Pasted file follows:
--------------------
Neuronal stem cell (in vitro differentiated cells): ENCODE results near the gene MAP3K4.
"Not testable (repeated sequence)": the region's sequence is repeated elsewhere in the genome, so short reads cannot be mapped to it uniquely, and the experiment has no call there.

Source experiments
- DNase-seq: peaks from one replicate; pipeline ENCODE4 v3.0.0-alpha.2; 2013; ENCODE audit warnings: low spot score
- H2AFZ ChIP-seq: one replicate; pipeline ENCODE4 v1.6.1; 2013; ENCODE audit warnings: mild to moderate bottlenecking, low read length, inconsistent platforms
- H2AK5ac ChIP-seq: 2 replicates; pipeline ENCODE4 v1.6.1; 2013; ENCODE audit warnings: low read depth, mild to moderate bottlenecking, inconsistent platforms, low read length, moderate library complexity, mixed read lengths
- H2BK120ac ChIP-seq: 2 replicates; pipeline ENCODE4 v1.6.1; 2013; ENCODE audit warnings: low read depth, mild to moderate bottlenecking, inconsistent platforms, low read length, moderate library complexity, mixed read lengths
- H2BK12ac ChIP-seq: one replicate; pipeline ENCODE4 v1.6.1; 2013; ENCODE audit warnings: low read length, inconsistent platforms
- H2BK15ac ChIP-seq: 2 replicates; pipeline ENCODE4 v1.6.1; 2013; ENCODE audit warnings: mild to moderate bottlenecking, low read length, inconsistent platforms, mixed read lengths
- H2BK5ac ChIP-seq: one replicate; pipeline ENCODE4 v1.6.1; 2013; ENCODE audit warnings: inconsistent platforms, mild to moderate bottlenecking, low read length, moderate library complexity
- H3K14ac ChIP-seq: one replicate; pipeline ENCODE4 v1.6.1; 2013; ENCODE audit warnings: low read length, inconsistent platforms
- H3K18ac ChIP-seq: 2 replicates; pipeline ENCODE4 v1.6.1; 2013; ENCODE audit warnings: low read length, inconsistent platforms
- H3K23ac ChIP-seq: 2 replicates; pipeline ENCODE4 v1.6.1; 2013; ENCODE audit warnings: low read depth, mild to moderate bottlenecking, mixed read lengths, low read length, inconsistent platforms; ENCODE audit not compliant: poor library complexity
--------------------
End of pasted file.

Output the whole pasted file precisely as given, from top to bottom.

Neuronal stem cell (in vitro differentiated cells): ENCODE results near the gene MAP3K4.
"Not testable (repeated sequence)": the region's sequence is repeated elsewhere in the genome, so short reads cannot be mapped to it uniquely, and the experiment has no call there.

Source experiments
- DNase-seq: peaks from one replicate; pipeline ENCODE4 v3.0.0-alpha.2; 2013; ENCODE audit warnings: low spot score
- H2AFZ ChIP-seq: one replicate; pipeline ENCODE4 v1.6.1; 2013; ENCODE audit warnings: mild to moderate bottlenecking, low read length, inconsistent platforms
- H2AK5ac ChIP-seq: 2 replicates; pipeline ENCODE4 v1.6.1; 2013; ENCODE audit warnings: low read depth, mild to moderate bottlenecking, inconsistent platforms, low read length, moderate library complexity, mixed read lengths
- H2BK120ac ChIP-seq: 2 replicates; pipeline ENCODE4 v1.6.1; 2013; ENCODE audit warnings: low read depth, mild to moderate bottlenecking, inconsistent platforms, low read length, moderate library complexity, mixed read lengths
- H2BK12ac ChIP-seq: one replicate; pipeline ENCODE4 v1.6.1; 2013; ENCODE audit warnings: low read length, inconsistent platforms
- H2BK15ac ChIP-seq: 2 replicates; pipeline ENCODE4 v1.6.1; 2013; ENCODE audit warnings: mild to moderate bottlenecking, low read length, inconsistent platforms, mixed read lengths
- H2BK5ac ChIP-seq: one replicate; pipeline ENCODE4 v1.6.1; 2013; ENCODE audit warnings: inconsistent platforms, mild to moderate bottlenecking, low read length, moderate library complexity
- H3K14ac ChIP-seq: one replicate; pipeline ENCODE4 v1.6.1; 2013; ENCODE audit warnings: low read length, inconsistent platforms
- H3K18ac ChIP-seq: 2 replicates; pipeline ENCODE4 v1.6.1; 2013; ENCODE audit warnings: low read length, inconsistent platforms
- H3K23ac ChIP-seq: 2 replicates; pipeline ENCODE4 v1.6.1; 2013; ENCODE audit warnings: low read depth, mild to moderate bottlenecking, mixed read lengths, low read length, inconsistent platforms; ENCODE audit not compliant: poor library complexity